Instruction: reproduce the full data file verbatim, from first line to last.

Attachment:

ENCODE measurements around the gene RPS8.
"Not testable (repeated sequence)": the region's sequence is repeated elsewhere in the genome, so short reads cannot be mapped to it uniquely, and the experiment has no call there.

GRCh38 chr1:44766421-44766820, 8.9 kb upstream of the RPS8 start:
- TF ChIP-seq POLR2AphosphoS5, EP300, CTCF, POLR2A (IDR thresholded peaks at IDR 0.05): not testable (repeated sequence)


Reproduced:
ENCODE measurements around the gene RPS8.
"Not testable (repeated sequence)": the region's sequence is repeated elsewhere in the genome, so short reads cannot be mapped to it uniquely, and the experiment has no call there.

GRCh38 chr1:44766421-44766820, 8.9 kb upstream of the RPS8 start:
- TF ChIP-seq POLR2AphosphoS5, EP300, CTCF, POLR2A (IDR thresholded peaks at IDR 0.05): not testable (repeated sequence)